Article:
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The Actuary The magazine of the Institute & Faculty of Actuaries

Off the beaten track 

The actuarial skillset is incredibly versatile, says Bruno Bodega – here’s how you can leverage it to further your career trajectory



Not long ago, it was common for a professional to spend virtually their entire career at a single employer. In most parts of the world, those days 
are now gone. Although the increasing uncertainty around career paths and mobility may sound off-putting, I believe actuaries are well positioned to use this new paradigm to our advantage. Our skillset is highly transferable, putting us in a great position to continue making contributions to the corporate and public-service arenas, as well as to wider society. 

Your hard skills can help to tackle business issues in a variety of different professional areas, such as quantitative aspects of risk 
and liability management, investments, and wealth and retirement management. Your soft skills, meanwhile – such as attention to detail, structured thinking and psychological resilience (developed through a rigorous curriculum) – are essential for working out those other challenges that we have not been specifically trained to tackle, and for successfully moving into non-traditional career paths. 

The 101 of career development

For aspiring actuaries, the university campus is a great place to learn about career options, whether that’s through career fairs, company presentations or informational interviews. Those already at work may tap into other resources, from online reading to networking. The latter can be as simple as connecting with your acquaintances and developing relationships over a coffee. There are not many rules to networking beyond doing your best to be genuine in your conversations. A successful interaction will often lead to an introduction to another contact, who may be closer to your area of interest. Last but not least, reciprocate and follow up, as time is everyone’s scarcest resource. 

Once you have a clear view of your desired career path, it is time 
to make a lateral transition. This involves applying for a job in which your background is still directly relevant, even if it is not an industry that actuaries typically work in. Nonetheless, you now understand how to lever on your skillset to tackle new issues. This search process can be particularly straightforward for actuaries who deal with diverse challenges or stakeholders, such as actuarial consultants, but it also works for other actuaries who wish to get into less explored fields, such as asset management, or financial risk management at an insurance company, pension fund or bank.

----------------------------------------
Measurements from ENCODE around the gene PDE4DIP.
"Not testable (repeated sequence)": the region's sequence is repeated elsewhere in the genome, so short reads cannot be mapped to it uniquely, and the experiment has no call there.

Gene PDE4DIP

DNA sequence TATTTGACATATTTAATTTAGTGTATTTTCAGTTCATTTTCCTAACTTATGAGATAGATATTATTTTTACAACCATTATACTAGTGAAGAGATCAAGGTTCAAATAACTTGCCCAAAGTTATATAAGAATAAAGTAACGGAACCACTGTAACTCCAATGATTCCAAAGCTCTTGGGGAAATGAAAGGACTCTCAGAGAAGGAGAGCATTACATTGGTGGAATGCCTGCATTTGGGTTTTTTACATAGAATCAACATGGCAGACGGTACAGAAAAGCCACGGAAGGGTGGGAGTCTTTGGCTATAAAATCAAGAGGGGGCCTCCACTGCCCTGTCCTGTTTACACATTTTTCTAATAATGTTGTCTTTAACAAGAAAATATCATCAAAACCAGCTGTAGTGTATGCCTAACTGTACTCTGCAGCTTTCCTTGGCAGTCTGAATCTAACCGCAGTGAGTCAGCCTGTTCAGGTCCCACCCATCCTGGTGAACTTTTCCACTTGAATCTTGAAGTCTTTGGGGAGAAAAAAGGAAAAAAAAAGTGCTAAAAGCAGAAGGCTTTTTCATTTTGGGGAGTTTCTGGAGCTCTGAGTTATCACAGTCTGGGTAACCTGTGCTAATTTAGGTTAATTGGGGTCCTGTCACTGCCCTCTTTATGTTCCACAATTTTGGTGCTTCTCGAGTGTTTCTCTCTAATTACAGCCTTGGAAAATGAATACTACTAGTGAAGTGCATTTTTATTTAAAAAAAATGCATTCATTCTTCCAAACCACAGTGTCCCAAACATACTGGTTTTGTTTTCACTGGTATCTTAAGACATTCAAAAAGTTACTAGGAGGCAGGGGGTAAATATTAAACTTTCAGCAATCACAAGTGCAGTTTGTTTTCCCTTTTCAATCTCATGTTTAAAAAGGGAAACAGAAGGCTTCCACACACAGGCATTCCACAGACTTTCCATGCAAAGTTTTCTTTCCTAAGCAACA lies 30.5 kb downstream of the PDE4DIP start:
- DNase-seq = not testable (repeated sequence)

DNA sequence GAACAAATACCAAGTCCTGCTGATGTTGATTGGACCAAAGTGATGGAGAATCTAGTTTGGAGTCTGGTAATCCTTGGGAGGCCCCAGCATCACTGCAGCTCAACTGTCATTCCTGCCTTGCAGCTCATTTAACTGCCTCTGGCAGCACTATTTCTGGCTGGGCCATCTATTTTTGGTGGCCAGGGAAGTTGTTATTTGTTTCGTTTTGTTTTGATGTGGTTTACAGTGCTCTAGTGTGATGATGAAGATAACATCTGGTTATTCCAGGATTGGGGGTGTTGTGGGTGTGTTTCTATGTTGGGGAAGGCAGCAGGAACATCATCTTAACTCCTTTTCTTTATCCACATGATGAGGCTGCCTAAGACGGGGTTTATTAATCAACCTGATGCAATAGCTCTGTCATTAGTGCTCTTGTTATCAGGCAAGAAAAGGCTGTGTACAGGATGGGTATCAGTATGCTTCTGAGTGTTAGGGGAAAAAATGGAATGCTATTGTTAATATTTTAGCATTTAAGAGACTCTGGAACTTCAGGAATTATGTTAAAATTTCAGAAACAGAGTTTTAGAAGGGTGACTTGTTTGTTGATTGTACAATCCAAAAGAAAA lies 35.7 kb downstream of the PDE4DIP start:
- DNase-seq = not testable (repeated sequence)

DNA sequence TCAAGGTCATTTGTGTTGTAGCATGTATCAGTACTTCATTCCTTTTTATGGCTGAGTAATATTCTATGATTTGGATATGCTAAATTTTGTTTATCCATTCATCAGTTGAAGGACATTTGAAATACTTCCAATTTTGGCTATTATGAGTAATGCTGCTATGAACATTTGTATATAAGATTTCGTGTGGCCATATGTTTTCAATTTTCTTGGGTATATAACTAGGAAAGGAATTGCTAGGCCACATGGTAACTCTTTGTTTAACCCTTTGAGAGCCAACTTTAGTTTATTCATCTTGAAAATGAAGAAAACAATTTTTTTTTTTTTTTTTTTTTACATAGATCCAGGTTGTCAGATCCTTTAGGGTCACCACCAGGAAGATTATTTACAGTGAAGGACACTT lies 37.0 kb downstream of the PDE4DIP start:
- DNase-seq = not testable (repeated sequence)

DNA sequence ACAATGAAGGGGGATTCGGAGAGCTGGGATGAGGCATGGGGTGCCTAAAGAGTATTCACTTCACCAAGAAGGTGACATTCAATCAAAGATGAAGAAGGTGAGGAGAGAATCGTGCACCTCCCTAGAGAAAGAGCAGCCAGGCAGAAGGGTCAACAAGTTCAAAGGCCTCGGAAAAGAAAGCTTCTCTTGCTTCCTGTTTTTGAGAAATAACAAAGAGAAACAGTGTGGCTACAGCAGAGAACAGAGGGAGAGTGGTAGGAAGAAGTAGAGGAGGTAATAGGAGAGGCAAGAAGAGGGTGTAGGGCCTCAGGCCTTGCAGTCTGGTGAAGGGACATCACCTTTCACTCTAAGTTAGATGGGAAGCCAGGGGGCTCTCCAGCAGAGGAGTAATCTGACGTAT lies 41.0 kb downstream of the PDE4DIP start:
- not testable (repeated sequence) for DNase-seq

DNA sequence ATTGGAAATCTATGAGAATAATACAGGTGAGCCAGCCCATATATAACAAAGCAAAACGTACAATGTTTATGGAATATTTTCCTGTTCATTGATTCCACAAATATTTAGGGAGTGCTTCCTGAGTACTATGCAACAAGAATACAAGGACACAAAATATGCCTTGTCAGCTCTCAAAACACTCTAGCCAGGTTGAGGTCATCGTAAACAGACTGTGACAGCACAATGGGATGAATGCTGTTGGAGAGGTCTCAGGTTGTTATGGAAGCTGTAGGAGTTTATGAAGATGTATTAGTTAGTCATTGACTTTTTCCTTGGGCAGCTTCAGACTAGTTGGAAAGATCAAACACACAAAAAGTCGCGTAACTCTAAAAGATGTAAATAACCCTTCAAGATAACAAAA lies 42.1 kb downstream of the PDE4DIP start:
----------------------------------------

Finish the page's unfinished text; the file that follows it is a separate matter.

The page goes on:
Climbing up the ladder

Have you ever been surprised to see graduates in non-quantitative disciplines such as history or law achieve the highest ranks at companies that run highly quantitative businesses? You shouldn’t. The hard skills  that are critical to a successful career can be acquired within years – but over time, you also develop soft skills in consistence with your unique personality traits. Learning to communicate effectively and honing constructive relationships can only take you further in building your own brand. 

With the professional landscape constantly evolving, continuing education and training is essential if you want to take advantage 
of opportunities. These opportunities could be promotions to managerial roles, transitions to other industries, or simply remaining highly employable during an economic downturn. 

The way you want to be perceived in the jobs market and 
your ultimate career aspirations will determine the preparation required to take sound steps as a senior professional. While continuing training can boost your CV, your may gain an edge and round out your profile by learning a language or pursuing management education, for example. Based on your personal circumstances and ambitions, specialised risk management or actuarial certifications, or general business studies such as a MBA, could help open the right doors – whether it’s getting a senior management role, making a 180º career change or setting up your own business. 

As an actuary, you have an incredibly powerful skillset and a proven amount of intellectual stamina. These are invaluable assets when it comes to exploring fulfilling career opportunities beyond your comfort zone. Discover what you are passionate about, establish your long-term goals and, if need be, identify and work on skills you may need to develop. Your network will help you connect the dots. While this may feel daunting, set specific milestones to crystallise small victories as you go on your own career marathon. In the end, it is all about the same grit that made you an actuary.

Bruno Bodega is an investor and partner of Credit Solutions at Cleon Capital